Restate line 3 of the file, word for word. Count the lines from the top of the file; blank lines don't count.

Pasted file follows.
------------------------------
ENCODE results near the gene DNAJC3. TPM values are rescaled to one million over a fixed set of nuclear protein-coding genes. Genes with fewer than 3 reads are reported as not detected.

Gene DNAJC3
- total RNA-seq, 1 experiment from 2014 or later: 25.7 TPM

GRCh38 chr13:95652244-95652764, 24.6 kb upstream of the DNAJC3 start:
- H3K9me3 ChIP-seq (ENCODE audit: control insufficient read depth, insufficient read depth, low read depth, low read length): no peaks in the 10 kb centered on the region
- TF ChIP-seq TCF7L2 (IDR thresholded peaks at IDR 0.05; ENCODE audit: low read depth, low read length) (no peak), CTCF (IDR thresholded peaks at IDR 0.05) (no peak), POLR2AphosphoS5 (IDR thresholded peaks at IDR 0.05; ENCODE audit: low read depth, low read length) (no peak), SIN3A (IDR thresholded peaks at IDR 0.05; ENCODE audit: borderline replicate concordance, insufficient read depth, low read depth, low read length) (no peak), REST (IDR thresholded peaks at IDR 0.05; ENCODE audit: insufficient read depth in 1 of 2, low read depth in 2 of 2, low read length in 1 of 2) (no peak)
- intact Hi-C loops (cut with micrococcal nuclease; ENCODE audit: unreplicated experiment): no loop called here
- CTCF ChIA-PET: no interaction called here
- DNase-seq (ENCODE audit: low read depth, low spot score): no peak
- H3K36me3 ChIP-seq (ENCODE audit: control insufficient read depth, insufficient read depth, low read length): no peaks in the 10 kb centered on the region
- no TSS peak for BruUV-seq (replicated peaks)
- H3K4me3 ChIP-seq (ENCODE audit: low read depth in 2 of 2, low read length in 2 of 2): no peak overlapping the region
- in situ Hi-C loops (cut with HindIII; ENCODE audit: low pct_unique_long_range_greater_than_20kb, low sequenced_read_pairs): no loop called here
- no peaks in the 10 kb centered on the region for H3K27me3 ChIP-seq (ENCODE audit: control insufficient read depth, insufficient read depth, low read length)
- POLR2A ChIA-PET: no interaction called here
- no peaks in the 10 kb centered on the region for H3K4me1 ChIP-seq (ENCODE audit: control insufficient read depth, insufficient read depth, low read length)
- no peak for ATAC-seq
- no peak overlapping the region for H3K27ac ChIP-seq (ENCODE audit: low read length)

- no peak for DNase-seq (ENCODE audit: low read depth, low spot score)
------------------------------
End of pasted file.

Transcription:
- total RNA-seq, 1 experiment from 2014 or later: 25.7 TPM